Copy your Spotify playlists, load up your Kindle, pack enough books and magazines, download some games – whatever your entertainment preference is, bring plenty of it! A good long-haul airline will offer plenty of seat-back entertainment, but it’s a good idea to have some of your own in case the in-flight entertainment isn’t to your taste. Remember that your devices need to be in airplane mode, so ensure anything you want to read, watch, listen to or play is downloaded to the device for offline use.

5. Pack some snacks.

Airline food is frequently a topic of contention amongst travelers; the portions aren’t big enough, the food is too salty, the food is unrecognizable. Whatever your gripe, there’s a chance that you’re not going to be satiated after your meal. And if you struggle with travel sickness, the unfamiliar food may be a complete turnoff.

Pack some simple, non-perishable snacks, such as granola bars. Avoid chocolate if your destination is likely to be hot and there’s a chance you won’t eat it all before arrival, so you don’t have to deal with a sticky mess later. If you struggle with travel sickness, ginger, citrus or mint-flavored candies may help, while hard candy and gum can help sore ears during take-off and landing.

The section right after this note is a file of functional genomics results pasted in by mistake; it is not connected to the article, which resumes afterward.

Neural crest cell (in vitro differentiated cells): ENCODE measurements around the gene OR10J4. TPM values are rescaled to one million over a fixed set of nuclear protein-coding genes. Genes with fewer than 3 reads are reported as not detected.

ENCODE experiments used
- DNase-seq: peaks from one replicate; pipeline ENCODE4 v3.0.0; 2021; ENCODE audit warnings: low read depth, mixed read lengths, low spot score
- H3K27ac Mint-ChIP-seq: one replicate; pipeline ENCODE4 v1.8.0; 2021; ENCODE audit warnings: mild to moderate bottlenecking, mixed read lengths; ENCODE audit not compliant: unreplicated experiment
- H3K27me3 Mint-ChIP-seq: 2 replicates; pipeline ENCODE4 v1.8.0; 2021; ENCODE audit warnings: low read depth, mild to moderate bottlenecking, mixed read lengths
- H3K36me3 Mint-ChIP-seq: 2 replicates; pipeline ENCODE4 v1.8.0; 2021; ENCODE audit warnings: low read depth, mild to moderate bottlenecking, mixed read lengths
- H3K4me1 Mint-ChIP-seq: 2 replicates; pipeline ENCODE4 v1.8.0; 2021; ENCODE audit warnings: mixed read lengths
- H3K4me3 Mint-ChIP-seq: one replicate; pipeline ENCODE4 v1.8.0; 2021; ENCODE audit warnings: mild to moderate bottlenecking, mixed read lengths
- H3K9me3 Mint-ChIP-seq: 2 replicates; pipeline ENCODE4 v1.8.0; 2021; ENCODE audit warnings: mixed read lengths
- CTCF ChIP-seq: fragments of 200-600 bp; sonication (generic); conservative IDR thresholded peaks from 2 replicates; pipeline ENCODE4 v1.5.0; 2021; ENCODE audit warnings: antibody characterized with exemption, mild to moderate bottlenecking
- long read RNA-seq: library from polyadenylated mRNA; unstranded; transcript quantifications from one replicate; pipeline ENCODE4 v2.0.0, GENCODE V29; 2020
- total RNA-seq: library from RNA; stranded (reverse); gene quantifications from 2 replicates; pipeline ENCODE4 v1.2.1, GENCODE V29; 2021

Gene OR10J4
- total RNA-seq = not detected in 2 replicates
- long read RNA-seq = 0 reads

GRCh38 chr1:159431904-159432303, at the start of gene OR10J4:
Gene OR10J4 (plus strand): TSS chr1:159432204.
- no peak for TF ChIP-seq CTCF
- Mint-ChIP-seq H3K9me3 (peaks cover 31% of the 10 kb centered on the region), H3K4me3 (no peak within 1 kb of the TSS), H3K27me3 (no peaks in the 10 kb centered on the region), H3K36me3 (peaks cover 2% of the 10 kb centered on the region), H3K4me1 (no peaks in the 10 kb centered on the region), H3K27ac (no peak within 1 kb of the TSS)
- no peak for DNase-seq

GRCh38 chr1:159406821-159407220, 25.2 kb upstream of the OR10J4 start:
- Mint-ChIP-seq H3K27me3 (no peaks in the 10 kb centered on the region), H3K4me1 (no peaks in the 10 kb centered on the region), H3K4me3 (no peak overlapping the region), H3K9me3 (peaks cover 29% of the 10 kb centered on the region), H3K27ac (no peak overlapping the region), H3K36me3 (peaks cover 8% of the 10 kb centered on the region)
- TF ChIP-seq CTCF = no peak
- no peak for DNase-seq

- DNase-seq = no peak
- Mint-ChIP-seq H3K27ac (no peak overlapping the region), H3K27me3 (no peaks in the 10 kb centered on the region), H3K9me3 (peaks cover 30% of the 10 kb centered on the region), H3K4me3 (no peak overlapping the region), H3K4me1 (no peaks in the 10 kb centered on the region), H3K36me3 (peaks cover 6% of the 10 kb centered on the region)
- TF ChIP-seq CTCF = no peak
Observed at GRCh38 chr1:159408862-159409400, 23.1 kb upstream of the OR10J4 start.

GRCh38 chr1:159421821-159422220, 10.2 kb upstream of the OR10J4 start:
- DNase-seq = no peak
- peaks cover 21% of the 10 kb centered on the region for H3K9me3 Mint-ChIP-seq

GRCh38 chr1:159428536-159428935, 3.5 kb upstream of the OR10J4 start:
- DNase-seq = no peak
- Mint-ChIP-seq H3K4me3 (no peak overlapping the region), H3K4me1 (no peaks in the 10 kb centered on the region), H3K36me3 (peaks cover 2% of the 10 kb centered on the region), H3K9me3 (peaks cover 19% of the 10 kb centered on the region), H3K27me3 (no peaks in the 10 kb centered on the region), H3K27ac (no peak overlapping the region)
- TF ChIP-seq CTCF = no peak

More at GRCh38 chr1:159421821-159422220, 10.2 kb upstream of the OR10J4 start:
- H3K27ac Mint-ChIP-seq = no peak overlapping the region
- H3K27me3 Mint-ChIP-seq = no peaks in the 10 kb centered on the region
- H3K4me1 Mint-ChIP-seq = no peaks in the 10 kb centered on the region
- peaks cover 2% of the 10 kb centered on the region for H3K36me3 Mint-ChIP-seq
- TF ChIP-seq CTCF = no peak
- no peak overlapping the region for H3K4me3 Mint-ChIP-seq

6. Pack a big scarf in your carry-on and warm socks.

Airplanes are heavily air-conditioned and can get cold. I can’t emphasize enough the benefits of taking a pashmina or large scarf. It can keep a draft off your neck and shoulders, but also doubles as a blanket – and can be folded up as a pillow when you want to sleep. Warm socks are wonderful for napping, and are a good alternative to bare feet, which is often a point of controversy. (Personally, I’m a “get on-board, get them off” kind of girl.)

7. Wear lightweight, comfortable layers.

As discussed earlier, we tend to bloat during flights, so your favorite pair of super-skinnies may not be quite so favorite after a couple of hours of the waistband digging into you. Also, depending on the time of your flight, you will probably want to get some sleep, so comfortable, lightweight clothing is your friend. Layers are good for temperature control and avoiding chills, but also allowing you to loosen off if it gets stuffy.

8. Wear sensible shoes.